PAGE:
We sat down and thanked God for the food (Boy did I ever thank him) and we all chuckled a little bit when Jamie added ‘thank you Heavenly Father for not letting the house catch on fire”.   It was funny but true.  Then she added ‘thank you to Rachel for making this meal and bless her to find happiness in her life.  Amen”

“Amen” we all agreed enthusiastically and dove in.

On my plate I piled a huge swirl of pasta and ladled on my sauce getting 3 or 4 meatballs.  I didn’t even go for salad first.  Just my pasta and sauce creation with a heaping tablespoon of parmesean cheese.

“Oh my gosh” I said probably too loudly and with great gusto. “Can you guys believe this?  This is so good!  It’s like the best thing I have ever eaten without a doubt”.  I looked up and they nodded that they all liked it.

“It’s very yummy” Jamie said.

Oliver praised it as ‘the best pasta he’s had since New York City”.   Roy said ‘it was delicious’ but wouldn’t branch out enough to say it was his favorite.

While I appreciated their praise it didn’t seem to encapsulate the experience I was having.  My mouth had never tasted anything like this.  I felt like my whole body was saying thank you to something so delicious.  It was an experience not just a meal.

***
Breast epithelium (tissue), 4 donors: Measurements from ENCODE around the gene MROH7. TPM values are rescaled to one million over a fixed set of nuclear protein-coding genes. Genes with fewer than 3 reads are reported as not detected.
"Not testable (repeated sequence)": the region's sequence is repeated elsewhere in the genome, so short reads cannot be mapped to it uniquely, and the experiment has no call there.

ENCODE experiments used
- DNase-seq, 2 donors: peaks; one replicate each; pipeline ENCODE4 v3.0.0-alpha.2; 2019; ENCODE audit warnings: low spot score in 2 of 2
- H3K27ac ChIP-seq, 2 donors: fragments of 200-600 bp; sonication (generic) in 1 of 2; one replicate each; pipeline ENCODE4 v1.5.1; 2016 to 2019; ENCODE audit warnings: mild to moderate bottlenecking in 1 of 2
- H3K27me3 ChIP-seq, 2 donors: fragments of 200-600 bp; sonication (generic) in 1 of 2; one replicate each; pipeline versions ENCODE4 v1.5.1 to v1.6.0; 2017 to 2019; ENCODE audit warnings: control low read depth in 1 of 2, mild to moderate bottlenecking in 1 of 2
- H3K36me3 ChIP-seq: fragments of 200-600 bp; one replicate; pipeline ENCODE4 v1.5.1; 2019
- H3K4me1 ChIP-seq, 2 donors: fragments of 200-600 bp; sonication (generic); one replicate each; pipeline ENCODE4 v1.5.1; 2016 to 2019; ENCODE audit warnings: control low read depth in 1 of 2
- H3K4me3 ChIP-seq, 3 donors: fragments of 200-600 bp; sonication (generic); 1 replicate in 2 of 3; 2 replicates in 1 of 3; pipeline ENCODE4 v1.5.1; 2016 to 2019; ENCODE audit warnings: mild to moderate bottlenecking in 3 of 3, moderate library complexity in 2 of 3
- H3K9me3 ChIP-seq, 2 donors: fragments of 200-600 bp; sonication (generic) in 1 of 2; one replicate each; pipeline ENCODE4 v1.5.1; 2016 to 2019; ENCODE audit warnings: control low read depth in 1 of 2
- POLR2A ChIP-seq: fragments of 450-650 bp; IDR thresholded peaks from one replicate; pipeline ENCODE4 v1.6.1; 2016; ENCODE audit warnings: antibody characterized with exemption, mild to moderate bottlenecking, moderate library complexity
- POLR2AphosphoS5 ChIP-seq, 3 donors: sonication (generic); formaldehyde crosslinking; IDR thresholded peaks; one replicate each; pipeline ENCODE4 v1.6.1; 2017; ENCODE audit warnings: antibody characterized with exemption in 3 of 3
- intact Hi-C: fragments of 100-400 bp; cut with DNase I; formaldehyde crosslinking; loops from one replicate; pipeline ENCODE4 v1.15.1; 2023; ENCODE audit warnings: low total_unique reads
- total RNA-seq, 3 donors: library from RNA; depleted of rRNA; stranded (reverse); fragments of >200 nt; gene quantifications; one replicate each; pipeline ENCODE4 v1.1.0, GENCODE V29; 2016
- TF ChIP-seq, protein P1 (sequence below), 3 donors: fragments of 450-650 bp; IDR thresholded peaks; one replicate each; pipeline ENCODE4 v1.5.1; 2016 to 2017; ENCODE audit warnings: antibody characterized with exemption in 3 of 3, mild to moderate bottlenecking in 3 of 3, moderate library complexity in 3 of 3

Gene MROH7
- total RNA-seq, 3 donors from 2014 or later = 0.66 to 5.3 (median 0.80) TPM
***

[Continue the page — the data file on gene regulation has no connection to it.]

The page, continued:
Normally I would just throw something together because cooking for one seems too hard and hardly worth all the trouble, but just like the rest of my life it never left me very fulfilled.  This felt fulfilling.  It’s like I was starving physically and emotionally and I didn’t even know it.  Eating the pasta was exciting, passionate, and worthwhile in a way I hadn’t experienced since teaching for Mr. Thomas years ago.  It made me want to sing and even though every muscle in my body ached I felt happy. Not a passing happiness but a happiness that means something.  That lets you know you are human.   All of the sudden the thought occurred to me “why isn’t the rest of my life this good?”

Indeed “why isn’t the rest of my life this good?”  The statement hung there like a tightrope walker on the verge of falling.  Don’t I have the right to be this happy and certainly over an experience more meaningful than a plate of food?   It was a moment of clarity for sure.  Something to think about for sure.  What did it all mean?  Creating this kind of happiness had to be new goal, but how?   How do people achieve happiness?  Real happiness like these meatballs.

Truth was I was too tired to get an answer tonight but I’d touched a nerve for sure.  Despite my haggard appearance and rocky road to the finish line I had done it.  I had finished my goal in spectacular fashion and life had taught me a mini lesson along the way.   I raised my glass of cider and proposed a toast to “good meals, great (and very patient) friends and little moments of sublime happiness”.

“Cheers” we all said as our glasses clanked together.   It had taken everything but I had a feeling this would go down as one of the best days of my life.  They really were magic meatballs…